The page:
1. Since air has relatively poor thermal transport properties when compared
to water, the air cooled heat exchanger could have considerably more heat
transfer surface area. A large space requirement may result

## 2. Outdoor operation in cold winter environments may require special

consideration to prevent freezing of the tube side fluid or formation of ice on
the outside surface.

## 3. The movement of large volumes of cooling air is accomplished by the

rotation of large diameter fan blades rotating at high speeds. As a result,
noise due to air turbulence and high fan tip speed is generated.

## FORCED AND INDUCED DRAFT

The forced-draft unit, which is illustrated in Figure 4.1 pushes air across the
finned tube surface. The fans are located below the tube bundles. The
induced-draft design has the fan above the bundle, and the air is pulled
across the finned tube surface. In theory, a primary advantage of the forceddraft unit is that less power is required. This is true when the air-temperature
rise exceeds 30C (54F).
The forced-draft design offers better accessibility to the fan for onstream
maintenance and fan-blade adjustment. The design also provides a fan and Vbelt assembly, which are not exposed to the hot-air stream that exits from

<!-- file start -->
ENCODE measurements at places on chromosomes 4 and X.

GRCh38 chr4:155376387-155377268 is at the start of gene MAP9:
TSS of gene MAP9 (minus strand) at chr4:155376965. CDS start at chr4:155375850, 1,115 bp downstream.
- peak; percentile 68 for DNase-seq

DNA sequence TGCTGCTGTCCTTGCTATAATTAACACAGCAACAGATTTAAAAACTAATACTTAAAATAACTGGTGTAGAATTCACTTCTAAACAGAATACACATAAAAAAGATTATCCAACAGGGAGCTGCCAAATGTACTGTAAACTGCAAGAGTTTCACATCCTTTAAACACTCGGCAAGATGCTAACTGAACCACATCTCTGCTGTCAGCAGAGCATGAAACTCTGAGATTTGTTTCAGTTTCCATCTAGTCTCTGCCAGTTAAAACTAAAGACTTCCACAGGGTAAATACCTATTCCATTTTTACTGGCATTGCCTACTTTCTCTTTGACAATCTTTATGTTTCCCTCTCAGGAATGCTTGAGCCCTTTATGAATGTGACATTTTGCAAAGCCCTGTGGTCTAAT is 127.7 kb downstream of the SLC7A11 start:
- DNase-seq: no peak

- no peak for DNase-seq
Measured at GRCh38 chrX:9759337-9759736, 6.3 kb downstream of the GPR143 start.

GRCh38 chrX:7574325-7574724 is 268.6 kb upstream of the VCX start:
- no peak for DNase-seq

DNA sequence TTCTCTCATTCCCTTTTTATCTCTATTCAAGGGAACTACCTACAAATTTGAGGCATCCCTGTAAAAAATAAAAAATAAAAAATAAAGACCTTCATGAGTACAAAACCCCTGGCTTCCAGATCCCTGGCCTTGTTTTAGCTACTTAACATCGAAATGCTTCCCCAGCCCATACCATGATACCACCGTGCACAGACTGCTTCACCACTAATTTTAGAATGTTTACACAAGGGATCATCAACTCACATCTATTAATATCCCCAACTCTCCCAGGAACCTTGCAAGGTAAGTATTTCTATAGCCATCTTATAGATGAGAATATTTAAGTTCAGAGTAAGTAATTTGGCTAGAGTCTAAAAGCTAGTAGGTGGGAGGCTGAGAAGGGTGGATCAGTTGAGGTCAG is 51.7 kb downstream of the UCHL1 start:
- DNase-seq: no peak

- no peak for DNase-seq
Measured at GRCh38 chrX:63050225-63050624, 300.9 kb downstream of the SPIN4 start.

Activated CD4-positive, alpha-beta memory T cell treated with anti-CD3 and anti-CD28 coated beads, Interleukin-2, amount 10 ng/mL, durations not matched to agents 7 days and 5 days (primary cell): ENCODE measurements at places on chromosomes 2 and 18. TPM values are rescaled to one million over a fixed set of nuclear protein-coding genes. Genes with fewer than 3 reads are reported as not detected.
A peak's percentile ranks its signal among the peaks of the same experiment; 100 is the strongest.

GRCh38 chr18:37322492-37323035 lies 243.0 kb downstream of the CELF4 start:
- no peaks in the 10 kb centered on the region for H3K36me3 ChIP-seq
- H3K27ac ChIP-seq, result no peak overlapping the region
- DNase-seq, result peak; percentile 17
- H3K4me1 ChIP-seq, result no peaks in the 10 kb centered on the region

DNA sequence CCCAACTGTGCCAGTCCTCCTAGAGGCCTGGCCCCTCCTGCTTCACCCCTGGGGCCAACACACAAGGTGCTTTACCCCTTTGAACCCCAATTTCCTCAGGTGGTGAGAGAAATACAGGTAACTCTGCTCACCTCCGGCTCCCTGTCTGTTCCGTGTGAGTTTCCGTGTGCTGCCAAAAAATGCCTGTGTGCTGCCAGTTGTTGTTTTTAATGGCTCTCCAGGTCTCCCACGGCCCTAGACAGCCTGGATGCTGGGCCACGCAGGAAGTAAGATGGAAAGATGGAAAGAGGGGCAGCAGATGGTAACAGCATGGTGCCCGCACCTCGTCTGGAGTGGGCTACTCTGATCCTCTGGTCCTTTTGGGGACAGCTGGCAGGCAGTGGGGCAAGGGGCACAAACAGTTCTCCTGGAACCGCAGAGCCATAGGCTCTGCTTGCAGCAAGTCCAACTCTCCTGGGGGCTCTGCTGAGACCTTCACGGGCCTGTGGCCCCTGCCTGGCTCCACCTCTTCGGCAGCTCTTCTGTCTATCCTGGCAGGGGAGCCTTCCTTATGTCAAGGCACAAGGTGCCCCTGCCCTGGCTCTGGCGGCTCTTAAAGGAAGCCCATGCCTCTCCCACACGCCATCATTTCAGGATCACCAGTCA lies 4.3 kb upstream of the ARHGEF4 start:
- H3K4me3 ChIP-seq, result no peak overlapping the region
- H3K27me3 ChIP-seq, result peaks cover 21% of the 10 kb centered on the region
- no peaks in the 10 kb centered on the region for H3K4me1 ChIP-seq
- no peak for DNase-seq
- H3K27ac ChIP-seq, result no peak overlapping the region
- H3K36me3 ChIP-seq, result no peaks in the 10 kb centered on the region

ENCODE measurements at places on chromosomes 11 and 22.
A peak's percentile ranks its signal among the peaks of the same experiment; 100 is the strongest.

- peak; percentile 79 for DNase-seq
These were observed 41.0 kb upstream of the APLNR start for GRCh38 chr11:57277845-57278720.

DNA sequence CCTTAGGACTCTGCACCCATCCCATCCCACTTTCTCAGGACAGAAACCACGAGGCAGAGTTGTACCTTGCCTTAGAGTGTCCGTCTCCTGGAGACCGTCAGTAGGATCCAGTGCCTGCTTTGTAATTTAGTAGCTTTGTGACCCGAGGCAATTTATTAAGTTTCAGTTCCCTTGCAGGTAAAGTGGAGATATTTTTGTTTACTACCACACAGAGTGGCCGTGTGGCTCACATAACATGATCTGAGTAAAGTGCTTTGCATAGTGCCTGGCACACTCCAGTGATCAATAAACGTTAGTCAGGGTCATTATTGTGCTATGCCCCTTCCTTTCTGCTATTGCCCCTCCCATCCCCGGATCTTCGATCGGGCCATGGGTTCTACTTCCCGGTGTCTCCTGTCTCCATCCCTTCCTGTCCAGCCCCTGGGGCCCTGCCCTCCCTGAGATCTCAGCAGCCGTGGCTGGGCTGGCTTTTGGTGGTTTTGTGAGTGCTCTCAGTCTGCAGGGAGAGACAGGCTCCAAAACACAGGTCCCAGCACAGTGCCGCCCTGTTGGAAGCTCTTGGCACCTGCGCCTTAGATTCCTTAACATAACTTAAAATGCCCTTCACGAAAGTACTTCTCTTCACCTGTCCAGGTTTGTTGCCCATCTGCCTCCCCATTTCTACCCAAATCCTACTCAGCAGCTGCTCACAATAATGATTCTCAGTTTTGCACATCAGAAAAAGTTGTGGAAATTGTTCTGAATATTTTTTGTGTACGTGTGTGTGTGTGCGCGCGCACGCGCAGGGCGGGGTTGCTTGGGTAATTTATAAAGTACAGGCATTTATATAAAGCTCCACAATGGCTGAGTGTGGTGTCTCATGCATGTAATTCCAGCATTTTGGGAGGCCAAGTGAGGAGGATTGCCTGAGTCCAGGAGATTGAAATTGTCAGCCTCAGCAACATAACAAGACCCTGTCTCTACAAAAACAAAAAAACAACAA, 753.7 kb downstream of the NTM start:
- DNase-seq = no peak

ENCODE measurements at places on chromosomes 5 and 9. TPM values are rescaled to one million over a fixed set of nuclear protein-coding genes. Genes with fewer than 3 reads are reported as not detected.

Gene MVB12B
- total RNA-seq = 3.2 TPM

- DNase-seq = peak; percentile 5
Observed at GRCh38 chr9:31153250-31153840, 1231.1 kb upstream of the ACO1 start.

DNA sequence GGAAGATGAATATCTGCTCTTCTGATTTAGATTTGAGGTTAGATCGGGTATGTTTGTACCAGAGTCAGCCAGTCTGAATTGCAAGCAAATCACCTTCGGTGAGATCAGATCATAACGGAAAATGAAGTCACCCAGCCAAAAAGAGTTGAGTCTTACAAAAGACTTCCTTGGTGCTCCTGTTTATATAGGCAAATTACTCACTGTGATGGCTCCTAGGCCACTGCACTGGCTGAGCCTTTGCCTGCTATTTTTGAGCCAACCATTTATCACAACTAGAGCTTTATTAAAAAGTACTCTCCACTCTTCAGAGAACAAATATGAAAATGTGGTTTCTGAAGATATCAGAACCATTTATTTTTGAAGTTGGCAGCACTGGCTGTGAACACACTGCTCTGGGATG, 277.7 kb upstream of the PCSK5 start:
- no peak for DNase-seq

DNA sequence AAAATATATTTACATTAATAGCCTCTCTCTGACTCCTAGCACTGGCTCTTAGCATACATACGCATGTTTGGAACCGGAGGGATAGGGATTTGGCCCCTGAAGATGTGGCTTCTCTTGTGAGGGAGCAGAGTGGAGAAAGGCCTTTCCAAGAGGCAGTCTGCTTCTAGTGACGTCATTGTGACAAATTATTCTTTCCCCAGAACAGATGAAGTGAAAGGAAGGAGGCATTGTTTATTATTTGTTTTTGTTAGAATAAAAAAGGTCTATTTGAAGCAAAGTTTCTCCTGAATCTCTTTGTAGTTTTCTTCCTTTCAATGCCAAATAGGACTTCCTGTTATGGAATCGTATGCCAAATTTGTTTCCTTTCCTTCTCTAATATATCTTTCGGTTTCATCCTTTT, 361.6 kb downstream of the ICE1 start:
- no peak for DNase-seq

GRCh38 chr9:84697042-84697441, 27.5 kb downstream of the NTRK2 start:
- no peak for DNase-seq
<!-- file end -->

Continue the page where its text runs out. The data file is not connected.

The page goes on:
the unit. Structural costs are less, and mechanical life is longer.

## Induced-draft (Figure 4.2.) design provides more even distribution of air

across the bundle, since air velocity approaching the bundle is relatively low.
This design is better suited for exchangers designed for a close approach of
product outlet temperature to ambient-air temperature.

## Figure 4.2. Induced-draft air-cooled heat exchanger

Induced-draft units are less likely to recirculate the hot exhaust air, since the
exit air velocity is several times that of the forced-draft unit. Induced-draft
design more readily permits the installation of the air cooled equipment
above other mechanical equipment such as pipe racks or shell-and-tube
exchangers. In a service in which sudden temperature change would cause
upset and loss of product, the induced-draft unit gives more protection in that